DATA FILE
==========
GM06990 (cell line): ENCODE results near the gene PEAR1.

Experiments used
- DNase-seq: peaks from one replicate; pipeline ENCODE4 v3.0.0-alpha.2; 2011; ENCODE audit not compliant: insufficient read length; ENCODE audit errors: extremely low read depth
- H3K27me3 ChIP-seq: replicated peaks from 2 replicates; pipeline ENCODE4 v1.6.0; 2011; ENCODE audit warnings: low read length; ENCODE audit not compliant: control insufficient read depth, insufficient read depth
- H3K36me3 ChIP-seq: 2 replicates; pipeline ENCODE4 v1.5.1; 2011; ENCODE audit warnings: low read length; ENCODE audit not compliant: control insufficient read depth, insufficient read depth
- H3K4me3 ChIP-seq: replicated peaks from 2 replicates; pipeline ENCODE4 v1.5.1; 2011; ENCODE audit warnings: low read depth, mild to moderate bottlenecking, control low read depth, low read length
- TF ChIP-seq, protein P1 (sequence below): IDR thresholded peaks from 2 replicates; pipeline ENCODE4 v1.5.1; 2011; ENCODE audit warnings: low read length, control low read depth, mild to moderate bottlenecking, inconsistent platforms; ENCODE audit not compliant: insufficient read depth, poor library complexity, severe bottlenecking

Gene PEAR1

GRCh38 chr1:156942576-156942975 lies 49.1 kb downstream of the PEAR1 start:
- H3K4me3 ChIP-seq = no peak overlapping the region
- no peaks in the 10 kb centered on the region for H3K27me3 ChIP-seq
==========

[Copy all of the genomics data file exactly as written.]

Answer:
GM06990 (cell line): ENCODE results near the gene PEAR1.

Experiments used
- DNase-seq: peaks from one replicate; pipeline ENCODE4 v3.0.0-alpha.2; 2011; ENCODE audit not compliant: insufficient read length; ENCODE audit errors: extremely low read depth
- H3K27me3 ChIP-seq: replicated peaks from 2 replicates; pipeline ENCODE4 v1.6.0; 2011; ENCODE audit warnings: low read length; ENCODE audit not compliant: control insufficient read depth, insufficient read depth
- H3K36me3 ChIP-seq: 2 replicates; pipeline ENCODE4 v1.5.1; 2011; ENCODE audit warnings: low read length; ENCODE audit not compliant: control insufficient read depth, insufficient read depth
- H3K4me3 ChIP-seq: replicated peaks from 2 replicates; pipeline ENCODE4 v1.5.1; 2011; ENCODE audit warnings: low read depth, mild to moderate bottlenecking, control low read depth, low read length
- TF ChIP-seq, protein P1 (sequence below): IDR thresholded peaks from 2 replicates; pipeline ENCODE4 v1.5.1; 2011; ENCODE audit warnings: low read length, control low read depth, mild to moderate bottlenecking, inconsistent platforms; ENCODE audit not compliant: insufficient read depth, poor library complexity, severe bottlenecking

Gene PEAR1

GRCh38 chr1:156942576-156942975 lies 49.1 kb downstream of the PEAR1 start:
- H3K4me3 ChIP-seq = no peak overlapping the region
- no peaks in the 10 kb centered on the region for H3K27me3 ChIP-seq